Death by cocaine rises to all time high, so why is everyone still taking it?

Words: Leanne Hall | Subbing: Ainaa Mashrique

London is known as the Capital of cocaine in Europe. The Daily Mail recorded that an estimated 700,000 people in Britain took the class A drug last year. The Office for National Statistics (ONS) also reported that deaths due to cocaine rose by 16 per cent, a total of 371 deaths this year.

The two “reasons” for consuming cocaine revolves around keeping up with the city life. One student, The Voice of London News spoke to said cocaine usage is high “due to its availability and the incredibly long, hard hours that people work. They feel the need to let loose, and more often than not to get them through the shifts.”

Gordon Ramsey on cocaine, new ITV documentary.

Gordon Ramsey, renowned chef and TV star, has also looked into the world of cocaine by recently releasing a documentary about where cocaine is from, and highlighting the “need” for cocaine in certain industries. watch the documentary here.

Many seem reliant on it to either party or to work. Neither reasons seem adequate to take such a dangerous drug that has not only damaged lives, but taken them.

“In that environment, it was weird if you didn’t do coke.”

The Tab, a student-run website asked 8,000 students if they had tried drugs. The university that hit the top spot was Manchester, where 85 per cent of students admitted to taking either cocaine, MDMA or ketamine.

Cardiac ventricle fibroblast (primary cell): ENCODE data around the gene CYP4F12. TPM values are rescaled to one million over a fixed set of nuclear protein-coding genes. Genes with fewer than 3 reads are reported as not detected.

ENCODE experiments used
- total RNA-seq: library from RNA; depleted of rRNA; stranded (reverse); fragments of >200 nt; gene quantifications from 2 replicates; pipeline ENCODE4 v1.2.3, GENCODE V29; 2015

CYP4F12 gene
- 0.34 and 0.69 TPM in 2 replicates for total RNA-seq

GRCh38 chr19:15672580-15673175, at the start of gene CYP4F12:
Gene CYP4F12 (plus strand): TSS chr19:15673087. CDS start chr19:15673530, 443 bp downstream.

Below is an interview with two London-based students to find out why so many people are using the drug.

WARNING: This video contains graphic detail on cocaine.

The most concerning aspect of London’s “cocaine culture” is that people seem to get a kick out of being part of a secret inner circle. When interviewing people who use cocaine, one thing was apparent: the fact they seemed to thoroughly enjoy talking about it.

They are not ashamed or embarrassed to have a drug habit. To them, it is a secret club that they are invited to; it didn’t matter if they dropped dead from using cocaine, because in their head, they are part of something bigger.

“Working previously in a bar there wasn’t one night where we all went out that someone didn’t pick up. In that environment, it was weird if you didn’t do coke. People wouldn’t frown upon you. You were the odd one out if you didn’t do it, people started questioning your choice to why you didn’t rather than the other way around.”

The side effects of cocaine are endless. One student said: “Cocaine is exceptionally bad for you, it’s a drug that does more harm every time you do it, your body never becomes accustomed to it. And for mental health I think it’s worse mainly due to its horrible comedown. I think it should be taken more serious than what people do.”

If the comedown is so bad, why are people still doing it? “When it starts to wear off and I’m out I start feeling nauseous and the way to get that feeling away is to do more. I have woken up with jaw pains from tensing my jaw but the worst is the angst. You wake up and you feel very down, the effect can last for days. The comedown is horrendous, and you want to do more to get rid of it. It’s a slippery slope.”

If you or anybody you know is battling a drug addiction please seek help urgently, from the list of websites below.

read this article below for more on drug habits in London

Good news: Fewer teens are smoking. Bad news: They’re taking drugs instead.

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